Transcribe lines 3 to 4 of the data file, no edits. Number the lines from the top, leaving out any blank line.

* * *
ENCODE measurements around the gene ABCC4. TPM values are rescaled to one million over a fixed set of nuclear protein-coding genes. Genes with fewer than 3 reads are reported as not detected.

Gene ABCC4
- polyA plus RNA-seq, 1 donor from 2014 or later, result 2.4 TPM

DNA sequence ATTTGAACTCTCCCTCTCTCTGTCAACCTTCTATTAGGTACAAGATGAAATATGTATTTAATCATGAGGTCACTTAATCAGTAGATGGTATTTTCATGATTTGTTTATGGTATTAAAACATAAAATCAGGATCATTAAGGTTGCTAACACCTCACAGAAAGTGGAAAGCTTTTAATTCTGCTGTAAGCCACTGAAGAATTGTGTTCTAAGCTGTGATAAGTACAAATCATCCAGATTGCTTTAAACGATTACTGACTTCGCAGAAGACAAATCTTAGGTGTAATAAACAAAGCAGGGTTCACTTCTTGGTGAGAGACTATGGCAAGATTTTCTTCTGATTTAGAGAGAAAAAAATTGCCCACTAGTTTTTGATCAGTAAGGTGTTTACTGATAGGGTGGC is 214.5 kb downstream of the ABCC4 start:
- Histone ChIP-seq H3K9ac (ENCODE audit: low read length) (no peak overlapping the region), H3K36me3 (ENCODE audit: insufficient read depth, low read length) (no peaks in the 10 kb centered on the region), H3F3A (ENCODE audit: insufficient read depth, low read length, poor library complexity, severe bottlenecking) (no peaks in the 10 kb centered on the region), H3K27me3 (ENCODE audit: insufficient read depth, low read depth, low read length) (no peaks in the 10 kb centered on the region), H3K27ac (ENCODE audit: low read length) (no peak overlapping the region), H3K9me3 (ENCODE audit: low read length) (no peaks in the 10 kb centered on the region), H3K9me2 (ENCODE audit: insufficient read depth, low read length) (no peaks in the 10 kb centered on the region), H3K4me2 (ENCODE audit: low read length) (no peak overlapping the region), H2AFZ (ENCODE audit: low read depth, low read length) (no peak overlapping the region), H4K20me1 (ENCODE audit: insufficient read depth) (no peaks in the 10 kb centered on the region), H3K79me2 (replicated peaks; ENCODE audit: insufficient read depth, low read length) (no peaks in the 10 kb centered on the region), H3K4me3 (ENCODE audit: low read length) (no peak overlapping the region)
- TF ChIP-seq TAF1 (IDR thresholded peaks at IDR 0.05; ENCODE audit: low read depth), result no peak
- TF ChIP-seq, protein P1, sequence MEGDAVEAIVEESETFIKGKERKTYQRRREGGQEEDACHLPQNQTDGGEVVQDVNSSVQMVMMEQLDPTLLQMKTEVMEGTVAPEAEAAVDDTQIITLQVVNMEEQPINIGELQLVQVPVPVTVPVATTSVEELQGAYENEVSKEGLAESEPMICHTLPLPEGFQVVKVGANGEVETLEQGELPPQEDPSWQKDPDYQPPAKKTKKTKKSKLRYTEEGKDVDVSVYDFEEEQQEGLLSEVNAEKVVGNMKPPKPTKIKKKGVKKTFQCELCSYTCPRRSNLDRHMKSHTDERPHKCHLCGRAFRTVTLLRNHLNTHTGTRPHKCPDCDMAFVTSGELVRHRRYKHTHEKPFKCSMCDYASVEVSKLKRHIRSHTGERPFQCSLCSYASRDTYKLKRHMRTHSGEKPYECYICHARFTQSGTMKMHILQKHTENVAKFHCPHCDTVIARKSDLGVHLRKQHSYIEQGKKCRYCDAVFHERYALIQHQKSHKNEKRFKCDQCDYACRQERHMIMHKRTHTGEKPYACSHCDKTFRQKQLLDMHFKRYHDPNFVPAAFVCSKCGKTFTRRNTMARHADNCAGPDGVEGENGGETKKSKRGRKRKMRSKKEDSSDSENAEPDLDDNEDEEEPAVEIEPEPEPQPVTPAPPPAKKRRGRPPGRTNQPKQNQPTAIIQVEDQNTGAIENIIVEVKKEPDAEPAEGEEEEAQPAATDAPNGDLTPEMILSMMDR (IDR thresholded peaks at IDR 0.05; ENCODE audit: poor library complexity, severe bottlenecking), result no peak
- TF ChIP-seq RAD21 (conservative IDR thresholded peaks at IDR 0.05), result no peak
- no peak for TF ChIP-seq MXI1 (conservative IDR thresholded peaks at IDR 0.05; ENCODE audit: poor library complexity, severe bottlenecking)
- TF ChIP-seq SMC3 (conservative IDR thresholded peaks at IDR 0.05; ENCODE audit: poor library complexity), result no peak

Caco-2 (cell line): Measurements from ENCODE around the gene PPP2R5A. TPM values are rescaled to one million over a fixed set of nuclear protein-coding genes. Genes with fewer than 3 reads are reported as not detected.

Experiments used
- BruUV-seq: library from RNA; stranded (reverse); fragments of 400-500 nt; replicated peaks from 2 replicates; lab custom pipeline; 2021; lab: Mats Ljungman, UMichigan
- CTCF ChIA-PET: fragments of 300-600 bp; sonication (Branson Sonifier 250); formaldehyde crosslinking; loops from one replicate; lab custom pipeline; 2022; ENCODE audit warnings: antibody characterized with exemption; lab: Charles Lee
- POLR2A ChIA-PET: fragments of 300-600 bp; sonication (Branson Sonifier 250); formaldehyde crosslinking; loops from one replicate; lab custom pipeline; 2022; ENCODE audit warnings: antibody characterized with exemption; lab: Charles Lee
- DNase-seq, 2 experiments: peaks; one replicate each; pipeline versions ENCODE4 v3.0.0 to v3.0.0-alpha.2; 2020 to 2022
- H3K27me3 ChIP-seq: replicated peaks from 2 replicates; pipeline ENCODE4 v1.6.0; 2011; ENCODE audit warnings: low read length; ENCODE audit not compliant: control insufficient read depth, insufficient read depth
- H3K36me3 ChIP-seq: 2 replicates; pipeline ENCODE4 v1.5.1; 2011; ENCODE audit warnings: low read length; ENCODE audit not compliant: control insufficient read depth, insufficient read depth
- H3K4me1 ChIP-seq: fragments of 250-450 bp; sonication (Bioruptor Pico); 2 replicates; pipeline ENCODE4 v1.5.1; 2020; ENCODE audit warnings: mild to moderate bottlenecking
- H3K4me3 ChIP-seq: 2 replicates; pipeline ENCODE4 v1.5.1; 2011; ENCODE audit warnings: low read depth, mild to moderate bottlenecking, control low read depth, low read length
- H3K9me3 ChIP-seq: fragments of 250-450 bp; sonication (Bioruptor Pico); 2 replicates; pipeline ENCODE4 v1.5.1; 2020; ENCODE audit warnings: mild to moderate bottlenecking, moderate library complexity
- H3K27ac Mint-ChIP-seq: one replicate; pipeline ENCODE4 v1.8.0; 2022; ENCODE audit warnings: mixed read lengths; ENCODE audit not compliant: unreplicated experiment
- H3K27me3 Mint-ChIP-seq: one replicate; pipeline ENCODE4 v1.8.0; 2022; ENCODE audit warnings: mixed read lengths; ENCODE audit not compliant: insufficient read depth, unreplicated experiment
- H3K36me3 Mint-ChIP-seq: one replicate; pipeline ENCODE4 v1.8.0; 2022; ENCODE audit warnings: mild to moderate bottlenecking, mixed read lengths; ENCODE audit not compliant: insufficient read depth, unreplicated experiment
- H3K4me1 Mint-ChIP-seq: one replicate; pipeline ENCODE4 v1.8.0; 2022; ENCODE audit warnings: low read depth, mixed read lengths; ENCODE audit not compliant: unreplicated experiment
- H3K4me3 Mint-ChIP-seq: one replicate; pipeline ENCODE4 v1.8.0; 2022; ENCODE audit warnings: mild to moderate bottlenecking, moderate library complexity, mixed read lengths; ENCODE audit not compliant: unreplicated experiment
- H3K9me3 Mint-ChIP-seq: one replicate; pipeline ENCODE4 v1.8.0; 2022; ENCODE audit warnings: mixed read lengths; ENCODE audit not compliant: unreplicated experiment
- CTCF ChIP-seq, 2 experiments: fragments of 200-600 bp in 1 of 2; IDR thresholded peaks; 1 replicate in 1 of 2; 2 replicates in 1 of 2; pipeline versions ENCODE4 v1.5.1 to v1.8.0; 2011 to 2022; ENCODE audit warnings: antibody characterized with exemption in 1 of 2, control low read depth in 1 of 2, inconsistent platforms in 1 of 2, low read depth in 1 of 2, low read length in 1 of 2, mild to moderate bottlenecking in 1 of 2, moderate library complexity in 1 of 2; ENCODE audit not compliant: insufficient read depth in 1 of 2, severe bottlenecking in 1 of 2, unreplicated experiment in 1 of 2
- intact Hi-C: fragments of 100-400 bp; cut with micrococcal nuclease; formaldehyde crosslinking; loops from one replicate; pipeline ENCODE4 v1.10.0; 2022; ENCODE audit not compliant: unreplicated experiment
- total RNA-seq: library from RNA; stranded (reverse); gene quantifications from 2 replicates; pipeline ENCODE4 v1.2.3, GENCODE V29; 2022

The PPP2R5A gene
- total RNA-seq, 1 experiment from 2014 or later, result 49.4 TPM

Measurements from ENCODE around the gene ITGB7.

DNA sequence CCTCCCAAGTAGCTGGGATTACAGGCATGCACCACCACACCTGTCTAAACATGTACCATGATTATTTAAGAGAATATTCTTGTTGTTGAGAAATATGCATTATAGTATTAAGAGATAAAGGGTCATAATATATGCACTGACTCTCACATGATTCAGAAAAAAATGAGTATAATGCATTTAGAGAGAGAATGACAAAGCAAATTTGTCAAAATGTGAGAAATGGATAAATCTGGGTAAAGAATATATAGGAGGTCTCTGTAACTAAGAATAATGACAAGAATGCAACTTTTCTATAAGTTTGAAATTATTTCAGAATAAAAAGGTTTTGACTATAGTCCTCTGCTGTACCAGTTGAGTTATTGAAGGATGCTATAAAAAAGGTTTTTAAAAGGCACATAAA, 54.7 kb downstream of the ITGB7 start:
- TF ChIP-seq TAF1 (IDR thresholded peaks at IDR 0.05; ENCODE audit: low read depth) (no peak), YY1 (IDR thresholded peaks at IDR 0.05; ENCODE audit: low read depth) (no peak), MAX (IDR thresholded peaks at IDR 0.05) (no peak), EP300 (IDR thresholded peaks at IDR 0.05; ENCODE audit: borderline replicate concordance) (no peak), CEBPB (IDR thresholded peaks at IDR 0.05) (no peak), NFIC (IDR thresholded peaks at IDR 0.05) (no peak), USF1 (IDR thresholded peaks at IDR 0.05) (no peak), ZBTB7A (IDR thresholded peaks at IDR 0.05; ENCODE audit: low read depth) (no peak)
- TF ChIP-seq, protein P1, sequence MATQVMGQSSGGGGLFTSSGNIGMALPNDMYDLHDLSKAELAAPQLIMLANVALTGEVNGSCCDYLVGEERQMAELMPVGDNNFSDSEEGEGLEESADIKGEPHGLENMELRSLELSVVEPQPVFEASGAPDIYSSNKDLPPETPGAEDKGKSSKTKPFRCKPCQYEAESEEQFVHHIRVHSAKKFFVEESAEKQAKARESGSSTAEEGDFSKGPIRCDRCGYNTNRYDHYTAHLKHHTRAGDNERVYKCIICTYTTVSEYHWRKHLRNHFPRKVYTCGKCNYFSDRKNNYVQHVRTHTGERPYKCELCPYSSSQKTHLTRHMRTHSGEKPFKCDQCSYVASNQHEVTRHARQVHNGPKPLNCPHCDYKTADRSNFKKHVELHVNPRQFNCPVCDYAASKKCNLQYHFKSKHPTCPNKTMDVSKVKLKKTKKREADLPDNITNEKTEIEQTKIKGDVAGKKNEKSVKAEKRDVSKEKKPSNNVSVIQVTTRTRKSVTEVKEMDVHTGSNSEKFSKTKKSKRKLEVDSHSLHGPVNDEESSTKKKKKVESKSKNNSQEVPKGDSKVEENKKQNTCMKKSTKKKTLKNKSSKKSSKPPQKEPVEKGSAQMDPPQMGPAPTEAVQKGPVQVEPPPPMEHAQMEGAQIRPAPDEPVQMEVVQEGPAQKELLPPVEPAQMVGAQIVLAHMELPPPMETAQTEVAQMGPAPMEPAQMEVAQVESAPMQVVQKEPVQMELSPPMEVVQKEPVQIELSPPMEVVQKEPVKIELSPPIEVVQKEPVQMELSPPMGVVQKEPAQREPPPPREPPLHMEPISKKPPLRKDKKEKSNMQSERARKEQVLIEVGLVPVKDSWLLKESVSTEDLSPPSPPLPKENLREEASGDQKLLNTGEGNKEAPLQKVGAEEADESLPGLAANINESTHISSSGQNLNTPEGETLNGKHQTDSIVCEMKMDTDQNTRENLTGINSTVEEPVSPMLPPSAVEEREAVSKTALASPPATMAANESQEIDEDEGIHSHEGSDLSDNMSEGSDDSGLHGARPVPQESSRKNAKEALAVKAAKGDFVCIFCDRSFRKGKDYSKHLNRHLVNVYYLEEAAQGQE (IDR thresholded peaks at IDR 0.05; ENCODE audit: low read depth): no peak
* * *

- polyA plus RNA-seq, 1 donor from 2014 or later, result 2.4 TPM

DNA sequence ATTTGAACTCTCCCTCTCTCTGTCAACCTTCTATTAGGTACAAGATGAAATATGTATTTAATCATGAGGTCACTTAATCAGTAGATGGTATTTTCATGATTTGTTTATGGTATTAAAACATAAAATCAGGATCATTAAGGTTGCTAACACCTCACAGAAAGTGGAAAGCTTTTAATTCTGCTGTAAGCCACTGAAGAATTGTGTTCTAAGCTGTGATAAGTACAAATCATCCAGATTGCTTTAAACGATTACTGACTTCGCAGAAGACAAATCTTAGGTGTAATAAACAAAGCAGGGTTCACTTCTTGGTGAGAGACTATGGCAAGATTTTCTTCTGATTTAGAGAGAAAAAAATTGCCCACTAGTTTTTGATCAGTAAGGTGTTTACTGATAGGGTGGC is 214.5 kb downstream of the ABCC4 start: